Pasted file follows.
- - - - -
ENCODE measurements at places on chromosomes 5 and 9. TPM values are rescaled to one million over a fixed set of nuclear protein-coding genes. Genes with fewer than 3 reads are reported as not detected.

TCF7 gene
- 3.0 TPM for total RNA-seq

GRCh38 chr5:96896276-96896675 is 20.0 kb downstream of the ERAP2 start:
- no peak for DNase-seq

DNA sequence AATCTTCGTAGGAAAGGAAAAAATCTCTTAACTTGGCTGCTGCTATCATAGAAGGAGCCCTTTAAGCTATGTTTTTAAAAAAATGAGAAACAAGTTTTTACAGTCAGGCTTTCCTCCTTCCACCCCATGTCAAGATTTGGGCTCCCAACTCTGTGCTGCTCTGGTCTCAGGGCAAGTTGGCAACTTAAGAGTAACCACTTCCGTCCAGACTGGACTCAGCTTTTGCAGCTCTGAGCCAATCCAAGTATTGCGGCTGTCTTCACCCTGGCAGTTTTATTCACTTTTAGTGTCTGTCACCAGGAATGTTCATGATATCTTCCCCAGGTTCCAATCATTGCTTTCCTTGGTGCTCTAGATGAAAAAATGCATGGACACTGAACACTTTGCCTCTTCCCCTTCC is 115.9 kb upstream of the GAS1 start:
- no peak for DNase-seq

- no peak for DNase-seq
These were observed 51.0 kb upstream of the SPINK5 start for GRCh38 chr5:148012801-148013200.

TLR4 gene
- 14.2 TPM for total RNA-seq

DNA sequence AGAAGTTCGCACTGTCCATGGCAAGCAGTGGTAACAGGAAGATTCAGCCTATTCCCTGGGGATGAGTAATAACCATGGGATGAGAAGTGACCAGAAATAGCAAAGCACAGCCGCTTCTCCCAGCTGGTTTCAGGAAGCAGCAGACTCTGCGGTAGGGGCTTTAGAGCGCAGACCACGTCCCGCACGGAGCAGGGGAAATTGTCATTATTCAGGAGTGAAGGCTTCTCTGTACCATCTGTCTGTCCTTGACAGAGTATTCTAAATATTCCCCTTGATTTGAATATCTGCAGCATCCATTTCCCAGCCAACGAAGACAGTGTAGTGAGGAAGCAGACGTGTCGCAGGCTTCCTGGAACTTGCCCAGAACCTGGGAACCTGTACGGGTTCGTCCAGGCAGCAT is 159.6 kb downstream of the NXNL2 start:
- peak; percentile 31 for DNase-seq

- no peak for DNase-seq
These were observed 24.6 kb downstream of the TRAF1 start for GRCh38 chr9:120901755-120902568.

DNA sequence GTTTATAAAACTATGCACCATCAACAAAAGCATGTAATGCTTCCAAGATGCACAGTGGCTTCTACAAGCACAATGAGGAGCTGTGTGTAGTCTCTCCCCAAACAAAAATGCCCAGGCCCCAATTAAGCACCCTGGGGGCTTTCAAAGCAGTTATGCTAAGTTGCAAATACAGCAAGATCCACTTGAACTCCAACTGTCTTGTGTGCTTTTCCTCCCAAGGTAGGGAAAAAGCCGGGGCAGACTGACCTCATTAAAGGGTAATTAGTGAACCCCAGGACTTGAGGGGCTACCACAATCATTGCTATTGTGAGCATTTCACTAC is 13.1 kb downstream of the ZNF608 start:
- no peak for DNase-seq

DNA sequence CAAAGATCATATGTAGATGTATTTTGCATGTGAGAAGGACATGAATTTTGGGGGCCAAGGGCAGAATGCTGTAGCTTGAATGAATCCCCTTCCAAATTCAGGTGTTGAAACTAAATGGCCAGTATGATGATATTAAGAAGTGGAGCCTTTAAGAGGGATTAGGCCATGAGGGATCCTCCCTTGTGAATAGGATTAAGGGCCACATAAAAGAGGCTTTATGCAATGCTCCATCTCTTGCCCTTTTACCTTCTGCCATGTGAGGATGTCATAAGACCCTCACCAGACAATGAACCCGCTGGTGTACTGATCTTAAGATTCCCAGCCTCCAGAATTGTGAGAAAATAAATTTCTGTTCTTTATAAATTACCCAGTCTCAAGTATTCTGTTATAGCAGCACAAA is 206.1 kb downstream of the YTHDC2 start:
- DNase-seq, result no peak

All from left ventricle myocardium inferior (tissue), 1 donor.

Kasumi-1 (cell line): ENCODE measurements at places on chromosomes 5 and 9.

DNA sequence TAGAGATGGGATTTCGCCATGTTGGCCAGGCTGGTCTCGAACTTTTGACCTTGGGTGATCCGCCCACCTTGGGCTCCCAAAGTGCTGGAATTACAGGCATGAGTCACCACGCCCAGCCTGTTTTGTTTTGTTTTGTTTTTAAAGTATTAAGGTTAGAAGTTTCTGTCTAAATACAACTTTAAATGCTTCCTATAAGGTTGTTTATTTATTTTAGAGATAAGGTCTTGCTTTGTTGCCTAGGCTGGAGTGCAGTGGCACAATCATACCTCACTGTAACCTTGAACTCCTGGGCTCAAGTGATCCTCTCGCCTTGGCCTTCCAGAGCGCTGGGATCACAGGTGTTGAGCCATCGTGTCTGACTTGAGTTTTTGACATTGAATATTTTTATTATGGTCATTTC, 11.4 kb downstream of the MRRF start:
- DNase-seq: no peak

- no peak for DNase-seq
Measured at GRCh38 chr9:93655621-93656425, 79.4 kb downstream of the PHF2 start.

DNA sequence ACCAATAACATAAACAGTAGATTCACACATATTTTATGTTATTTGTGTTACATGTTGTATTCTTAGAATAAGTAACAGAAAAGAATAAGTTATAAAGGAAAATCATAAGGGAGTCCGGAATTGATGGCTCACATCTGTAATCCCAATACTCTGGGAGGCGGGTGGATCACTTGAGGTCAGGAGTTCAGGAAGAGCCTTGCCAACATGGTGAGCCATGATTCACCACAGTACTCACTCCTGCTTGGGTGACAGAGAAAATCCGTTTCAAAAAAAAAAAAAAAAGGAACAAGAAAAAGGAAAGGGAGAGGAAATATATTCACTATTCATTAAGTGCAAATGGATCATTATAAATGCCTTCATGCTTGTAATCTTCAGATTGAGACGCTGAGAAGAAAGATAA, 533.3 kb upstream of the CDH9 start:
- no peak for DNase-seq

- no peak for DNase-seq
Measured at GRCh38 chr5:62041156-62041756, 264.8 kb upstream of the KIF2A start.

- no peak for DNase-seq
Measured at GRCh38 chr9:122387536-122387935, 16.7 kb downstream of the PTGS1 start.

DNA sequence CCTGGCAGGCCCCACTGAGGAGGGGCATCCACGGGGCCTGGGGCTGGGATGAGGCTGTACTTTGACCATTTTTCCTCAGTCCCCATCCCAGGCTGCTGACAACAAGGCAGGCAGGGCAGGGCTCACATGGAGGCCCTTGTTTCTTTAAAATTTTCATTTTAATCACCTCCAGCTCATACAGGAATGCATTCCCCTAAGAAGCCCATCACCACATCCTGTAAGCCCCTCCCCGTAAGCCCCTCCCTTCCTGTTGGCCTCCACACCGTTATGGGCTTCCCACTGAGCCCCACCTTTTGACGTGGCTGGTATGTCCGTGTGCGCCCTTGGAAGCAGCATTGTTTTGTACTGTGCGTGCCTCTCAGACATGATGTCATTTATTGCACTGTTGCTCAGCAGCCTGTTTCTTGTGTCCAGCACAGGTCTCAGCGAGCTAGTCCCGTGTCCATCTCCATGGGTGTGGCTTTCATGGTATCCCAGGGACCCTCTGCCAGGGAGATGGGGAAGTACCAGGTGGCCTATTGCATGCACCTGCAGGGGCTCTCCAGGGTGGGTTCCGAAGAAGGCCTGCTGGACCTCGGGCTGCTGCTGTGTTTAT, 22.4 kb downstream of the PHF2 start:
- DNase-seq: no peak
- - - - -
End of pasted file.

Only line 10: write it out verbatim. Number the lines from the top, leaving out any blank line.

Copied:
TLR4 gene